Day 13: Cyanazine
Cyanazine was a very popular pesticide used in agriculture that can still be found in drinking water in areas with widespread farming activities. Although there is a shortage of longitudinal studies on human health effects, it has been widely demonstrated to cause birth defects, reproductive disorders and mammary tumors in lab animals. It is characterized as a Restricted Use Pesticide by the EPA, and because of it can interfere with normal embryonic development, and the maximum acceptable level set but he WHO is .6 parts per billion.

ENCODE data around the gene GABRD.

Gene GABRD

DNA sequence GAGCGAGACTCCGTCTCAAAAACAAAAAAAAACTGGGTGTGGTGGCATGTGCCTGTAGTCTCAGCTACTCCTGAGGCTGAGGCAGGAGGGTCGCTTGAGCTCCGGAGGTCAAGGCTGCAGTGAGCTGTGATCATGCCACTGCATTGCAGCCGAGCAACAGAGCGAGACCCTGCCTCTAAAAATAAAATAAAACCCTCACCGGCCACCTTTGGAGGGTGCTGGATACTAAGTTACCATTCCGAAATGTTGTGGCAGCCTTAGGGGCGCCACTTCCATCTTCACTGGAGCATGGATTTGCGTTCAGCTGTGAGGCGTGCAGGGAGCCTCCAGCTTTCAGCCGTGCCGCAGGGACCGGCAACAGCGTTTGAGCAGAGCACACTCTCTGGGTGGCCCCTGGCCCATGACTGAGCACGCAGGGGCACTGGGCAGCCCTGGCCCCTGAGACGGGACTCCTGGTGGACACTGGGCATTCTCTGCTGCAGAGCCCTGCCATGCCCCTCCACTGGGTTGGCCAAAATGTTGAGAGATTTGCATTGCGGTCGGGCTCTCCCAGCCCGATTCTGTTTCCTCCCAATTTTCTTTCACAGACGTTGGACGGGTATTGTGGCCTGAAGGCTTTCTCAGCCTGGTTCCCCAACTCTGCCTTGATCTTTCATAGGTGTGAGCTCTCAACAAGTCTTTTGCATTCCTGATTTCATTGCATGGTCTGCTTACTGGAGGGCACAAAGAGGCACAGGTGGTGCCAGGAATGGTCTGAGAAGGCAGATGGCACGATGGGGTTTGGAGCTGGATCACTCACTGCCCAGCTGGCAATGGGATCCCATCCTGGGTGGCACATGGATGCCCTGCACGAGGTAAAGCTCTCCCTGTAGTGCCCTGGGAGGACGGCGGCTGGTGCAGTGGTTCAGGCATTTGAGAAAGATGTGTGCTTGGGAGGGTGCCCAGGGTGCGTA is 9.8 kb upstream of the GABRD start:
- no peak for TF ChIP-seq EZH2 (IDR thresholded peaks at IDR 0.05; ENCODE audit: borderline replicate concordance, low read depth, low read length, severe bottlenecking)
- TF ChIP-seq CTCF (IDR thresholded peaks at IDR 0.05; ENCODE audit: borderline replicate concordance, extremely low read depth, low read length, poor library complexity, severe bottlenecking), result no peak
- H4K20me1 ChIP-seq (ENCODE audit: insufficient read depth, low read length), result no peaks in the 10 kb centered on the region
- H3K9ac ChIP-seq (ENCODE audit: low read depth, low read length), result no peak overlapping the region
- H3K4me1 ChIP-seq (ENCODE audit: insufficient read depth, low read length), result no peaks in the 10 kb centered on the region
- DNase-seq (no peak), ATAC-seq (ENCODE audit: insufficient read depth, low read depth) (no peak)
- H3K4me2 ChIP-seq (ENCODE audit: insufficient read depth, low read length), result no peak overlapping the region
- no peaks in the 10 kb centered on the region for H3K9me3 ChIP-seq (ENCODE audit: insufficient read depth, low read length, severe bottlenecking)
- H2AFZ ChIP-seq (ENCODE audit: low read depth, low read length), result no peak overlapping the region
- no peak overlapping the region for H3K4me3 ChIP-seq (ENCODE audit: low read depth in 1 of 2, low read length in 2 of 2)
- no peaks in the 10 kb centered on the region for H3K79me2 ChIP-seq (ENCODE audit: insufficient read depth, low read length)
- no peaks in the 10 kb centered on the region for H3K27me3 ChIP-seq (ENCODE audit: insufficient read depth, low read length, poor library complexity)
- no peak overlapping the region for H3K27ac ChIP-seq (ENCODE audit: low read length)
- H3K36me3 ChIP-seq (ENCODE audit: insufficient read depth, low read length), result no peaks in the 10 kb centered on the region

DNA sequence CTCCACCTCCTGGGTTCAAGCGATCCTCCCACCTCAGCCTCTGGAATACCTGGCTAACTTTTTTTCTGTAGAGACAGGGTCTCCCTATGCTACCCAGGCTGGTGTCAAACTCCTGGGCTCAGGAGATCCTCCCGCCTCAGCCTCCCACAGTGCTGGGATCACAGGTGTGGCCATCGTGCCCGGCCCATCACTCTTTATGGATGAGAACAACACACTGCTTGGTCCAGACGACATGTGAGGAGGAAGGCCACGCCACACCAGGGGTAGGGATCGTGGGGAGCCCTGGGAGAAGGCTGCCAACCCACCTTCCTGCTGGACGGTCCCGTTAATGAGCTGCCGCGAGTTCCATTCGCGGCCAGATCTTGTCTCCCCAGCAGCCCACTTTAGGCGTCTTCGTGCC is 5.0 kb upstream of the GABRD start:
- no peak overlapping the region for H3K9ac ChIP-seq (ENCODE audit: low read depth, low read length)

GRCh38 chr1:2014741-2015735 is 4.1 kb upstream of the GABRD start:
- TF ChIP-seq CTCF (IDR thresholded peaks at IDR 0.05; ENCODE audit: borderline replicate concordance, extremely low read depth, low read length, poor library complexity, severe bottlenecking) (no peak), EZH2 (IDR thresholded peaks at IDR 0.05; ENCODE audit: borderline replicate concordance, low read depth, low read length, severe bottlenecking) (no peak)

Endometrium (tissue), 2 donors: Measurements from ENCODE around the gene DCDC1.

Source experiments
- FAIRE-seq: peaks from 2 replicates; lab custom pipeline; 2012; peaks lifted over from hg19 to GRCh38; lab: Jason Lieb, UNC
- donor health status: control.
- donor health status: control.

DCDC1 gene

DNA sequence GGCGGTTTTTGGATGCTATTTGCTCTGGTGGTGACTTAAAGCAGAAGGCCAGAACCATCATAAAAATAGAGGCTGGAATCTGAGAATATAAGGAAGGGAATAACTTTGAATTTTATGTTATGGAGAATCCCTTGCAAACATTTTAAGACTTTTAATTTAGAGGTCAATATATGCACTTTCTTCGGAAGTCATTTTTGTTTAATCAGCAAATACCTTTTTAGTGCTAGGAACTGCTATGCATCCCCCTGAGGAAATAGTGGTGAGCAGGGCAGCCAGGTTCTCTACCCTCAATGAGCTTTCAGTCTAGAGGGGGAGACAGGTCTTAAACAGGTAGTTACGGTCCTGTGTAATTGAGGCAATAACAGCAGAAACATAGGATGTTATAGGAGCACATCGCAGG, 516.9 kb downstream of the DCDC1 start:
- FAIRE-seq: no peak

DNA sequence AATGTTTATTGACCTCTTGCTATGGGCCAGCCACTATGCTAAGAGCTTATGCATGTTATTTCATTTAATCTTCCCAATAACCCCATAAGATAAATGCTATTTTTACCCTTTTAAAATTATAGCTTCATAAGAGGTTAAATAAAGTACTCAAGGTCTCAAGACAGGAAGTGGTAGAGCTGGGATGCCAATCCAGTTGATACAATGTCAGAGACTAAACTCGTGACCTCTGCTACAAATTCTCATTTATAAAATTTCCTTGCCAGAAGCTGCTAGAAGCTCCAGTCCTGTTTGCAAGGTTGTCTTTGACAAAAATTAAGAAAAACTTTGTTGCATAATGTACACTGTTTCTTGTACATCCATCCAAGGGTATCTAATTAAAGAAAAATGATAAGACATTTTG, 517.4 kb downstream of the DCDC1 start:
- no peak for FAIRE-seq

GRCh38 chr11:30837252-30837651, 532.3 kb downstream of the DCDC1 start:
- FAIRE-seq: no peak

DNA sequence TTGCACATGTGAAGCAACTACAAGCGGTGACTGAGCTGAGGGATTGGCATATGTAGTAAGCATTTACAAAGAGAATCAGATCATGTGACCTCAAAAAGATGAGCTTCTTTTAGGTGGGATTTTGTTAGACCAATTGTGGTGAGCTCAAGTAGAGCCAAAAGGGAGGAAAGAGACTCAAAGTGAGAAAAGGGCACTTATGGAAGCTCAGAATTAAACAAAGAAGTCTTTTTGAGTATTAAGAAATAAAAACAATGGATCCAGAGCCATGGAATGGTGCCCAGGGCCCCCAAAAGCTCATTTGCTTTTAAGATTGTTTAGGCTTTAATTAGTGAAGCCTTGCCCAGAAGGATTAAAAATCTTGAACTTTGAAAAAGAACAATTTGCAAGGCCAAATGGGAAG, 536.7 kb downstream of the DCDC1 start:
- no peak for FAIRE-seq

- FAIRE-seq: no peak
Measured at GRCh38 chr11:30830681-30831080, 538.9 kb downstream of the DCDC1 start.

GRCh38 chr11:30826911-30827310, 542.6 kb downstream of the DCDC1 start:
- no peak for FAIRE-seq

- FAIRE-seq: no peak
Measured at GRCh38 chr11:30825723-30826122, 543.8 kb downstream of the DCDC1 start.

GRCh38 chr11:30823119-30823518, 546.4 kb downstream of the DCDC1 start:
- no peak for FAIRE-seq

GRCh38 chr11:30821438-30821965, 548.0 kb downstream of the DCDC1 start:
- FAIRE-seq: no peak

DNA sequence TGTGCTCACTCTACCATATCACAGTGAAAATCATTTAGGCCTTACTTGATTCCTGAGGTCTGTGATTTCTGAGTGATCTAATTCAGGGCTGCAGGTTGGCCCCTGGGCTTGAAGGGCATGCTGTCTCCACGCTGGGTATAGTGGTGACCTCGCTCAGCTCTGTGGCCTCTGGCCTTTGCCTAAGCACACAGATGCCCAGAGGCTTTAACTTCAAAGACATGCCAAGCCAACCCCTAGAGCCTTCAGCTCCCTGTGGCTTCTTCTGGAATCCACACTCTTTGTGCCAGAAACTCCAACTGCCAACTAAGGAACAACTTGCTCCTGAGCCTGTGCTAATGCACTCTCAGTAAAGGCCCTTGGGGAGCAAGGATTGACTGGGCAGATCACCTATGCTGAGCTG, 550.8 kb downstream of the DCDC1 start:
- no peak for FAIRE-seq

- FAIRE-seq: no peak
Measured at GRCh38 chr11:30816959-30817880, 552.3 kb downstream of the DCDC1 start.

Cyanazine was first registered with the EPA in 1971 by the Shell company for use in agriculture as a pesticide. By 1985, the absence of data surrounding the toxicity impact of Cyanazine was cited in order to require registered manufacturers to provide more data on its health and environmental effects. In 1990, California listed Cyanazine as a chemical “known to the state to cause reproductive toxicity” and subsequently prohibited its use. Because of concerns about its impact on reproductive health, and the lack of information about its cancer risks, DuPont & Griffin (its registered manufacturers) volunteered to phase out use of the pesticide in the United States in 2002.